Release Date July 2011
For most of my adult life I have borne witness. It's what I won a Pulitzer Prize for, years ago. I go to epidemics, wars, places where people are struggling to cope with disasters, and I carefully log the accounts and events, trying to represent the lives and experiences of others. The position of "outsider" is emotionally safe, even as agonizing events unfold.
But I could not distance myself from the extraordinary sequence of events that fell on America, and especially my home town of New York City, in 2001. A decade later I am still trying to understand how the attacks on the World Trade Center and the anthrax mailings affected me, and those I love. I heard the first jet slam into the north tower of the World Trade Center, and from the rooftop of my apartment building watched the second commercial jet veer towards lower Manhattan, change its trajectory, and slice across the upper floors of the south tower. I was standing on the Manhattan anchorage of the Brooklyn Bridge when the first tower crumbled like a deflated accordion, spewing dust and debris in every direction and crushing the life out of thousands of people within.
And a month later, as people started falling ill from inhalation of anthrax spores, one of the nation's top bioterrorism experts called me to warn that I was a likely target: Stop opening your mail.
The flow of these events, from the hijacking of four commercial jets on September 11th to the November death of an anthrax-infected Connecticut villager, took most of the world population from a remarkably united emotional and political place, to a deeply divided, frustrated, angry position. The arc of the response matters: It ultimately determined the course of historic events worldwide and tore America asunder, the people having lost trust in their government and without it, most forms of social cohesion. By the end of the winter of 2002 the arc had completed, from spectacular unity and confidence in governance to deep division and accusations of American arrogance. Through the frustrated anthrax investigations and drumbeats of war, the global community, especially Americans, moved in just a few months' time from collectivism to fragmentation.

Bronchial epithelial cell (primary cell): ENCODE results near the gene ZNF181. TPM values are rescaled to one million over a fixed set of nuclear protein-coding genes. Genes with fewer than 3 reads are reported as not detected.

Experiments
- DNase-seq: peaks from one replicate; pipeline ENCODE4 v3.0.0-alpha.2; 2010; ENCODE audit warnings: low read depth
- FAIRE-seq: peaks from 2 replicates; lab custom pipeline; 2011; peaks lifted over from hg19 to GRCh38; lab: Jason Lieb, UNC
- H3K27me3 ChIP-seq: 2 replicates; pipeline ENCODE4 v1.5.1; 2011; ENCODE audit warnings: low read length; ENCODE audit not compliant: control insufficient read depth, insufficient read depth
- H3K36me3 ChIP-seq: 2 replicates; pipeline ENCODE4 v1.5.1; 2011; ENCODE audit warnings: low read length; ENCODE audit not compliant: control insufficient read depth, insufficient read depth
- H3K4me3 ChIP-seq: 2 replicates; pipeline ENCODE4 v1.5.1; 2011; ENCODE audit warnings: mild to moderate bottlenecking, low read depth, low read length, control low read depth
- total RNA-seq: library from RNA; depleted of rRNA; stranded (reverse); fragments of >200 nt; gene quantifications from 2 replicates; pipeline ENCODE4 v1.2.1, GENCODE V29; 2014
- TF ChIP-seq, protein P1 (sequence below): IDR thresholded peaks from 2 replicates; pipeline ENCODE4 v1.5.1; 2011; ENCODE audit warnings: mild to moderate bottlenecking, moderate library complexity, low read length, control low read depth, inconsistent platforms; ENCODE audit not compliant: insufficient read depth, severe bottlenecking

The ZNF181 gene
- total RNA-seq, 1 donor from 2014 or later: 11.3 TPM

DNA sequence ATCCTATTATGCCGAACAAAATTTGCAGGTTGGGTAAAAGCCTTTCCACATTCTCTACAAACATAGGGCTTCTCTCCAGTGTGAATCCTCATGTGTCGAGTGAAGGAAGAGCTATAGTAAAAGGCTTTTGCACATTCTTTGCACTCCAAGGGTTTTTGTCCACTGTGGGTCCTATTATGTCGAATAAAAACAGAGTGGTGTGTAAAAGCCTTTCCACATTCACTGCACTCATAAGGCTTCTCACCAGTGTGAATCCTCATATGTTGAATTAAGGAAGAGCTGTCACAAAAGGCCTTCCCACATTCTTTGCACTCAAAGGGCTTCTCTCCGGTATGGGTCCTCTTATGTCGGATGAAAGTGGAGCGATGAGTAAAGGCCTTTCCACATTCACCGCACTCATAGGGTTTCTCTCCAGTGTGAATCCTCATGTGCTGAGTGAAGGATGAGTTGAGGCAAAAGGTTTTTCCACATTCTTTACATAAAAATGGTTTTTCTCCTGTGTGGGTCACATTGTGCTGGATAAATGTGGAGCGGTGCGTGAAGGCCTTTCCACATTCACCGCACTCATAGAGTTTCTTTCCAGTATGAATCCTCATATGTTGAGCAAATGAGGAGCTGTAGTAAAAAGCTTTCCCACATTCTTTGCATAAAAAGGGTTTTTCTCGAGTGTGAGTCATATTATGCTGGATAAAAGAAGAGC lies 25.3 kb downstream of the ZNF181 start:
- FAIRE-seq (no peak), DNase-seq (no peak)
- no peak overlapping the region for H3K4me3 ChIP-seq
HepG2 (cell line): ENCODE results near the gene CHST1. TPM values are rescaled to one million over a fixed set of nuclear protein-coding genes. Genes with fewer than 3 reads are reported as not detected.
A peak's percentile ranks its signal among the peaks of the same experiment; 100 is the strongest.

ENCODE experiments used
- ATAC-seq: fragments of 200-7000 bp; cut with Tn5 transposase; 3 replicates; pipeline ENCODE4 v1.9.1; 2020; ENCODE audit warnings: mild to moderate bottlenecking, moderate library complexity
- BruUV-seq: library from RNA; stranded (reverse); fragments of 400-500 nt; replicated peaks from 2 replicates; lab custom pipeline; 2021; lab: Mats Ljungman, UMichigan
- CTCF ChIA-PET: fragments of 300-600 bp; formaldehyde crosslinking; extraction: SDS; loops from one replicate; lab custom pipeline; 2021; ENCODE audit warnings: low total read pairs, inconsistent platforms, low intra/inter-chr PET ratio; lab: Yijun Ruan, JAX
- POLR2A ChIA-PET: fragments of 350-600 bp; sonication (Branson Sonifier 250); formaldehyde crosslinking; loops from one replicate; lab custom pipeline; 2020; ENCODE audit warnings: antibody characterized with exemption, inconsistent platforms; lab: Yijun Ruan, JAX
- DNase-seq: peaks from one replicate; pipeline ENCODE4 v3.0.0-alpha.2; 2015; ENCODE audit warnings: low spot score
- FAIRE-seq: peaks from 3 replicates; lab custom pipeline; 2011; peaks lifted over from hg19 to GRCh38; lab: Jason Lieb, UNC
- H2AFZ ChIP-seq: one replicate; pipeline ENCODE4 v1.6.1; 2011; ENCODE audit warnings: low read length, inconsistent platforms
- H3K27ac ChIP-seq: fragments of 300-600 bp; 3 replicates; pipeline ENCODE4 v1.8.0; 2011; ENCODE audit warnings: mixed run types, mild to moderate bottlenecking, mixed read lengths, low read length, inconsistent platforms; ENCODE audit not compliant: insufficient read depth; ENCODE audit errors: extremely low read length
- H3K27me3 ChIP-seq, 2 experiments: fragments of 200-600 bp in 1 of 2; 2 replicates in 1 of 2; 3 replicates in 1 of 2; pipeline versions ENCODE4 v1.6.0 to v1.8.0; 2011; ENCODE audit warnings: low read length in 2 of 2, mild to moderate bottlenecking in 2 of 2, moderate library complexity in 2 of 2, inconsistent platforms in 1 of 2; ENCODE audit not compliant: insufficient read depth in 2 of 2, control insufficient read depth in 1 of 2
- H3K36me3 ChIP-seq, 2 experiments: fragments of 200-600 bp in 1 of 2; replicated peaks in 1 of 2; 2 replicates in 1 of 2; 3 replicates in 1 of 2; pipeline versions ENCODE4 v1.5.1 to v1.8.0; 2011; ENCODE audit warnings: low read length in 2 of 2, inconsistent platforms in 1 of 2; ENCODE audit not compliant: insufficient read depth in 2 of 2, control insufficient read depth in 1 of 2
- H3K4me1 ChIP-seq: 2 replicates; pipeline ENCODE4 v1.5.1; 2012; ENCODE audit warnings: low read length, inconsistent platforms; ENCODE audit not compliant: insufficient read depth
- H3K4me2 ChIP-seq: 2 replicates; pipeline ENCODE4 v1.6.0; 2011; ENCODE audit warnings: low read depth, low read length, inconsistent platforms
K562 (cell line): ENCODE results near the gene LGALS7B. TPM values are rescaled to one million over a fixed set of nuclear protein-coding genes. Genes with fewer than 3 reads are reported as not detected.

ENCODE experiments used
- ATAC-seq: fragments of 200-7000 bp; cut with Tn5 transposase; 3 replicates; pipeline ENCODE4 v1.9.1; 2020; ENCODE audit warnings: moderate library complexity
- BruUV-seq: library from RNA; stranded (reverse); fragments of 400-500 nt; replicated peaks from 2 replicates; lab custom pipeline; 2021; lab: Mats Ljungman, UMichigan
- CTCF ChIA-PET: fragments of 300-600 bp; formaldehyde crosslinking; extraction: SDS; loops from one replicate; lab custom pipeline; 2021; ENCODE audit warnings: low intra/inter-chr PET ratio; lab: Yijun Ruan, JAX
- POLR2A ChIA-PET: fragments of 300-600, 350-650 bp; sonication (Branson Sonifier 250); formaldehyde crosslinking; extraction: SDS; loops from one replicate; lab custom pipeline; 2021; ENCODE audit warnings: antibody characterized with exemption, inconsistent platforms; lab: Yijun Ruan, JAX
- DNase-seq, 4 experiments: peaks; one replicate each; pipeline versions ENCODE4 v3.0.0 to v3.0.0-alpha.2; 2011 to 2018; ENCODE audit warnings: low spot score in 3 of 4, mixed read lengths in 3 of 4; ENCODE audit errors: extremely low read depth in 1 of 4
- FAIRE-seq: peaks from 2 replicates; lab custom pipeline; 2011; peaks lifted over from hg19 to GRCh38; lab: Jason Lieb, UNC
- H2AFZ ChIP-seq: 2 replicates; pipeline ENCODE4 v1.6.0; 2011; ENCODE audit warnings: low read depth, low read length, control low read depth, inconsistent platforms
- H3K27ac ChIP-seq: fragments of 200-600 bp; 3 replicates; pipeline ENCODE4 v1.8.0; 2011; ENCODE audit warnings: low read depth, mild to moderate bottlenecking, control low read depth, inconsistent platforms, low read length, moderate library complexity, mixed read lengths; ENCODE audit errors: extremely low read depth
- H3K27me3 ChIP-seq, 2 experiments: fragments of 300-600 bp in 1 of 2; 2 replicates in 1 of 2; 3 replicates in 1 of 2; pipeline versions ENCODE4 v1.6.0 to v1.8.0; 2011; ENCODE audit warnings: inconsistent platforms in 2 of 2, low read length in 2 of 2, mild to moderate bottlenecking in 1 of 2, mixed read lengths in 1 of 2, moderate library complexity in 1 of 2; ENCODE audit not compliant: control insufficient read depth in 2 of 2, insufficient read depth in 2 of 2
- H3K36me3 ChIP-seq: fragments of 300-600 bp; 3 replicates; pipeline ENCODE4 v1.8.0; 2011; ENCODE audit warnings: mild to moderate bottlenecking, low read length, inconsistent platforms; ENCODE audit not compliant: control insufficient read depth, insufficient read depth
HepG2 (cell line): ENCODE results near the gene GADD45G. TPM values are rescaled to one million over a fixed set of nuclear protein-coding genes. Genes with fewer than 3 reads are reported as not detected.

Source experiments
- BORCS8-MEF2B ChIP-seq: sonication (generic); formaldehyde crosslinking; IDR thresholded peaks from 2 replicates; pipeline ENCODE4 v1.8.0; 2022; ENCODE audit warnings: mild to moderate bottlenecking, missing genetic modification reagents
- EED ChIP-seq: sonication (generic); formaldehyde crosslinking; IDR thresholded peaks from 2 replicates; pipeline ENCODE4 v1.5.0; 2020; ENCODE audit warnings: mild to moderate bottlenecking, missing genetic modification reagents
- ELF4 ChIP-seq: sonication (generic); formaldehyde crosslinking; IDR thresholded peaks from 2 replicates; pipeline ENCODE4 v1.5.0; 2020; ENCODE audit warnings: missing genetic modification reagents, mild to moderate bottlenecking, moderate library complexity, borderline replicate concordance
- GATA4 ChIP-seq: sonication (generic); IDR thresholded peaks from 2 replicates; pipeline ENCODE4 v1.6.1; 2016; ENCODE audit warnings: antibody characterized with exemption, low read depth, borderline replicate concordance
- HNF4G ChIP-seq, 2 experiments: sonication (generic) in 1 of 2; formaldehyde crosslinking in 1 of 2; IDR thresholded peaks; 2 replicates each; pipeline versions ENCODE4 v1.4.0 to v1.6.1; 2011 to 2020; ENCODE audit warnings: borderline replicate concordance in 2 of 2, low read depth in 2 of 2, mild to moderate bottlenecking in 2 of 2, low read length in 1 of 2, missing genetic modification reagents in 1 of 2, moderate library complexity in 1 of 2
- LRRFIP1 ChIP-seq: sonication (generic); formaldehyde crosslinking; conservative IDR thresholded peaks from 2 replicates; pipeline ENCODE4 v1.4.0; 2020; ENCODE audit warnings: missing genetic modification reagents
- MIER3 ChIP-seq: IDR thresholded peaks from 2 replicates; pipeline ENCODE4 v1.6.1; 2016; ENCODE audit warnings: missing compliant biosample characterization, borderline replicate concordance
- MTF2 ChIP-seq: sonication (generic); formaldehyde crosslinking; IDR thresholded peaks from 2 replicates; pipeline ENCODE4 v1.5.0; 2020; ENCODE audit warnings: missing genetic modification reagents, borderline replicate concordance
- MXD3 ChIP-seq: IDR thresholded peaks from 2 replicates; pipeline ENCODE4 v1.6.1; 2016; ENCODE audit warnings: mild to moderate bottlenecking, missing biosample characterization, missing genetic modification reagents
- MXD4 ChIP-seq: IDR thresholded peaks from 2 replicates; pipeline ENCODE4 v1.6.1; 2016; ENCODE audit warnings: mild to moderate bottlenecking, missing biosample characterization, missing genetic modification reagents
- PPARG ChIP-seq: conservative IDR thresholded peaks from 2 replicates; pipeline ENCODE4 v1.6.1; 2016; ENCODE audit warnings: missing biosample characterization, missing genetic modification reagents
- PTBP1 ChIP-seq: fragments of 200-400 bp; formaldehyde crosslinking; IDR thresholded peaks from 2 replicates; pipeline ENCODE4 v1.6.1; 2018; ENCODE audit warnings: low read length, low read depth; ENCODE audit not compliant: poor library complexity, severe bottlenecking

I Heard the Sirens Scream is structured in two parts. The first, "The End of the Age of Innocence," is written in the present tense, describing almost hourly the events that unfolded primarily in Washington, DC, and New York City over 120 days in the fall and winter of 2001 and 2002. Each day is a chapter that opens with the actual diary entry the author sent on that date to a list of friends all over the world. The entry is followed by a detailed breakdown of the day's events, unfolding like a novel.
Part two, "New World Order," details the repercussions of these events, transformations of critical government institutions, public health disasters, and what, in particular, the specter of terrorism meant for the American people. Revelations abound in this book, including:
- The bizarre chemistry of The Plume that rose from the burning crushed World Trade Center for four months, endangering the health of hundreds of thousands of New Yorkers.
- Evidence that al-Qaeda may have been behind the anthrax mailings.
- Devastating spending and restructuring followed the attacks, leaving the nation less prepared for terrorism ten years later, and broke.
- Each incident following the opening of anthrax-laden letters reveals countless errors and misjudgments.
- There was no "weapons-grade anthrax" in those letters--a finding with profound health and political implications.